There are many different approaches on how accurate information can be provided to investors. Two basic methods often used are classified either as fundamental analysis or technical analysis. Fundamental analysis refers to analyzing companies by their financial statements found in SEC filings, business trends, general economic conditions, and so on. Technical analysis studies price action in markets through the use of charts and quantitative techniques to attempt to forecast price trends regardless of the company’s financial prospects (Ayna, 2006:30).
However, it is the duty of the stockbroker as a major industry player, to provide both the technical and fundamental analysis of stocks of various companies to his clients. Hence, from what we have offered on the preceding paragraphs one can contextually say that marketing of stocks has to do with planned and systematic identification, anticipation, satisfaction of investors, wants, and needs profitably.
For the fact that, the stockbroker is in business, the concept of profit in the above description of marketing of stock also describes the concept of return on investment (ROl) and achievement of whatever goal or objectives for which the brokerage firm or the investor/client has set up.
Marketing of stock in the stock exchange goes beyond what has been described above. It also encompasses the adoption of different marketing strategies in selling a stock to both actual and potential investors.
Among the strategies are direct marketing or personal selling, advertising, financial public relations and relationship marketing. However, the strategies could be applied before and during the actual bids and offers at the floor of exchange or through electronically mediated platform. It is all these issues and many others earlier identified that are the core focus of this study vis-a- vis the stockbrokers experiences.
1.2 Statement of Problem
Marketing of stocks involves adoption of marketing strategies which comprise a planned and systematic activity aimed at identifying, anticipating and satisfying investors’ stock needs and wants profitably. Oftentimes, investors are agitated by the services rendered by brokers in their facilitating exchange process in the Exchange. There is undue delay in the share registration and delivery system. The securities pricing system is not sufficiently sensitive to changes in the economic circumstances of individual securities. While the exchange may be largely blamed for this, the inexperience or lack of adequate training for some of the stockbrokers may as well be responsible. The investors also complain that stock brokers furnish them with poor or complete absence of information services resulting at times in their purchase of poorly rated or devalued stocks.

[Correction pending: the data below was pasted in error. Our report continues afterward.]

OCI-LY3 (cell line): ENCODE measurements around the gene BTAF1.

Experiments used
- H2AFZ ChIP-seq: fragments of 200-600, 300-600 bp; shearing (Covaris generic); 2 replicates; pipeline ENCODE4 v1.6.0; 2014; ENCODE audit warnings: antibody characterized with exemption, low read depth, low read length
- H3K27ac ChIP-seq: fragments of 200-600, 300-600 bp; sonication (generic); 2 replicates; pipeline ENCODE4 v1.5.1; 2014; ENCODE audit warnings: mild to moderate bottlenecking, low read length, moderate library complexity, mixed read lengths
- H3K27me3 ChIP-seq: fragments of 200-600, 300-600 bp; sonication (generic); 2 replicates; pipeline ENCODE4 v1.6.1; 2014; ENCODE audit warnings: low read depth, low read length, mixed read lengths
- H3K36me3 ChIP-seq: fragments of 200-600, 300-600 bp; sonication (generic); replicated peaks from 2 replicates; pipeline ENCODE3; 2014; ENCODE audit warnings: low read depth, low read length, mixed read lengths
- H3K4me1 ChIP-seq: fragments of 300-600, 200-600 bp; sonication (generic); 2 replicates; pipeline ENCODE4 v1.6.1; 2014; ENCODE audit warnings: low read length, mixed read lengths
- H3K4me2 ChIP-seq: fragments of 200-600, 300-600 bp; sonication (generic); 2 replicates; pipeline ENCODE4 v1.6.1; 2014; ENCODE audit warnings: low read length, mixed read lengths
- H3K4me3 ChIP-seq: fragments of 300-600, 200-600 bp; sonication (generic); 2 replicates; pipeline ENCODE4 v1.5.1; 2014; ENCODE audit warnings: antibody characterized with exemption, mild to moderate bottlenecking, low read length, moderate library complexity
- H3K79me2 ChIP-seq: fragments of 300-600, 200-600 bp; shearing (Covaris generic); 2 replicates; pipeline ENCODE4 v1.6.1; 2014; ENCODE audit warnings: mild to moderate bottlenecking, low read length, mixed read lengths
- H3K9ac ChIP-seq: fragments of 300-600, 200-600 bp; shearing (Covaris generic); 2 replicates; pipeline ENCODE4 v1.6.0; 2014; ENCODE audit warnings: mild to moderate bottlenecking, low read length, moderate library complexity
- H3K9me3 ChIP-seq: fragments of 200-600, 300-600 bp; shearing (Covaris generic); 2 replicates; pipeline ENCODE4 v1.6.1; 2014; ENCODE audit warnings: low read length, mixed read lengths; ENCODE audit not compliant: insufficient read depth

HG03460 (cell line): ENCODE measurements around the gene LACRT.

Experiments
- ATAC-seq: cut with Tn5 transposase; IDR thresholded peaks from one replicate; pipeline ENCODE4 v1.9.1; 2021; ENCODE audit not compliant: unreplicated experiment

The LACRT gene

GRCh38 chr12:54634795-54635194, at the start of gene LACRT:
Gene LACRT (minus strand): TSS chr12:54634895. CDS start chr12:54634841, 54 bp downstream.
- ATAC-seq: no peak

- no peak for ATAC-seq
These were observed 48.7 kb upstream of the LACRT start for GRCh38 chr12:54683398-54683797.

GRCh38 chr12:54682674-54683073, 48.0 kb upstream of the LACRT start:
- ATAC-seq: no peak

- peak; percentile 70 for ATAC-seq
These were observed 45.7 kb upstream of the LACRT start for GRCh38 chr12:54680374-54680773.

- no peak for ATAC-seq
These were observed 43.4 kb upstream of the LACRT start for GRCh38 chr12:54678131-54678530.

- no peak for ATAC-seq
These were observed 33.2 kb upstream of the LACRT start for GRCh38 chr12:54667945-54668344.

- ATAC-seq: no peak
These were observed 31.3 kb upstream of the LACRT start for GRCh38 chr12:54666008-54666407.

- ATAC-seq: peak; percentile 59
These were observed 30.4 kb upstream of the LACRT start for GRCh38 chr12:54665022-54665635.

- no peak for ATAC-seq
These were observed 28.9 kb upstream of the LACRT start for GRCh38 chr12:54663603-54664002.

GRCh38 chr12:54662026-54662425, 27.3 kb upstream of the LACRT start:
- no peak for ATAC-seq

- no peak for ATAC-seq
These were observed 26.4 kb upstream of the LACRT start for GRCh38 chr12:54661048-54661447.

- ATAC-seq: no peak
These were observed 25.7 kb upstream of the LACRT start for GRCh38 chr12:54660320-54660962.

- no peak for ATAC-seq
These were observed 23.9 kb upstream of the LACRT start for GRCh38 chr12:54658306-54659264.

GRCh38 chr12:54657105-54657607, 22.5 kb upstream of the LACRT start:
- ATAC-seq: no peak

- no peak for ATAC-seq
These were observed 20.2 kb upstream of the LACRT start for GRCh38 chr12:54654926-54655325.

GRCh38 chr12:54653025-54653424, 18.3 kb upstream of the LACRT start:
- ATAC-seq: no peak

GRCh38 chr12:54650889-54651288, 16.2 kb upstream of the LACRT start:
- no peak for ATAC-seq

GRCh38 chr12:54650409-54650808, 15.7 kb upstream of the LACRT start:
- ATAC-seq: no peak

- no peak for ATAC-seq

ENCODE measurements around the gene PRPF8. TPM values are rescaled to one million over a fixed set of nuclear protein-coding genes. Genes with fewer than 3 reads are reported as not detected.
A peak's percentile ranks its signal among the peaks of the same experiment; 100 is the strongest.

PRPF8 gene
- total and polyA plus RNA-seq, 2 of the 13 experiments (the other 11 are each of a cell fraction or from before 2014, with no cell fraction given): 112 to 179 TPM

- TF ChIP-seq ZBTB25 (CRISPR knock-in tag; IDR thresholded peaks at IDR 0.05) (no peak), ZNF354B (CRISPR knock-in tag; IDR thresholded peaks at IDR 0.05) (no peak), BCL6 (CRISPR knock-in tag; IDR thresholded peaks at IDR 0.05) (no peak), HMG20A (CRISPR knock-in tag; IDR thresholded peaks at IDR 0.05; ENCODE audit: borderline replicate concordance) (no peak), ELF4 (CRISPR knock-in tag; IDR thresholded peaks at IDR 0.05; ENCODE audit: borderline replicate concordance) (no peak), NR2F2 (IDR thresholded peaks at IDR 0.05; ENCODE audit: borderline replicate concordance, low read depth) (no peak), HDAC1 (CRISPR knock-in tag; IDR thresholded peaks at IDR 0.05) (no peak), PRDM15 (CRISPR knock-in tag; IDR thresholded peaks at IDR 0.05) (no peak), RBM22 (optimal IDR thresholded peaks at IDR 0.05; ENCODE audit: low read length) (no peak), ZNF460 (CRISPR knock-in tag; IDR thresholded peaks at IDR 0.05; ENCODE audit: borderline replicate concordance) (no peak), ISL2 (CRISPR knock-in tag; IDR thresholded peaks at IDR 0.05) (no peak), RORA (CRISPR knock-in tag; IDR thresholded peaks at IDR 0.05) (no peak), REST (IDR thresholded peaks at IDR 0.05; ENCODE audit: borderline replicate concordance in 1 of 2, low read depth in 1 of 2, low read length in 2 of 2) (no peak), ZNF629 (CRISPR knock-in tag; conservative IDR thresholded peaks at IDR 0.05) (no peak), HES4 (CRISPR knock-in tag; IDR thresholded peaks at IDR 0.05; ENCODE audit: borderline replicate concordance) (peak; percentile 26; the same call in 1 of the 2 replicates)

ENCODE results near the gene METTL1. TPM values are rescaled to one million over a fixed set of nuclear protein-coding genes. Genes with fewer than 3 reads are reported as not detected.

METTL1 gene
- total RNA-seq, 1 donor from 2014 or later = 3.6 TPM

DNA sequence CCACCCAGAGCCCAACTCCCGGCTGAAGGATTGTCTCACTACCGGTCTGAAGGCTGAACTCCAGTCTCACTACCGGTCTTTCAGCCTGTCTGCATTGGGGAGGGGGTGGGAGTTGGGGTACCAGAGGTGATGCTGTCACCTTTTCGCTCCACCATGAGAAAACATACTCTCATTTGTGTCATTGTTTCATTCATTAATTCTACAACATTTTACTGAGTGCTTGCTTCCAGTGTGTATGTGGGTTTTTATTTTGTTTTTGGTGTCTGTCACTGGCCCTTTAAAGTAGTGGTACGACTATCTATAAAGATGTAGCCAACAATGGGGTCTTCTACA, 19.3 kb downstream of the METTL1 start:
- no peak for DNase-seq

Marketing strategies employed by many a broker, especially in persuading their clients to buy or sell certain stocks may be responsible for the above situations, or may be the marketing effort of stock-brokers has nothing to do with the ratings of value and pricing of stocks. May be the application of inappropriate marketing strategies such as financial public relations, word of mouth (WOM) in interpreting and analyzing stock trends to investors is a problem faced by stock-brokers in their effort to market stocks. All these are the issues that will be tackled in the course of this study.
1.3 Objectives of the Study
The objectives of the study include the following:
(i) To identify and examine various types of stocks traded in the stock exchange.
(ii) To ascertain whether stockbrokers employ personal selling as a marketing strategy in the marketing of stocks.
(iii) To determine whether stock brokers use marketing communication strategies such as financial public relations in their efforts to market stocks in the exchange.
(iv) To identify and examine the extent stockbrokers use relationship marketing in marketing stocks to clients/investors.
(v) To also ascertain if the marketing efforts of the stockbroker influence stock ratings, values and stock pricing.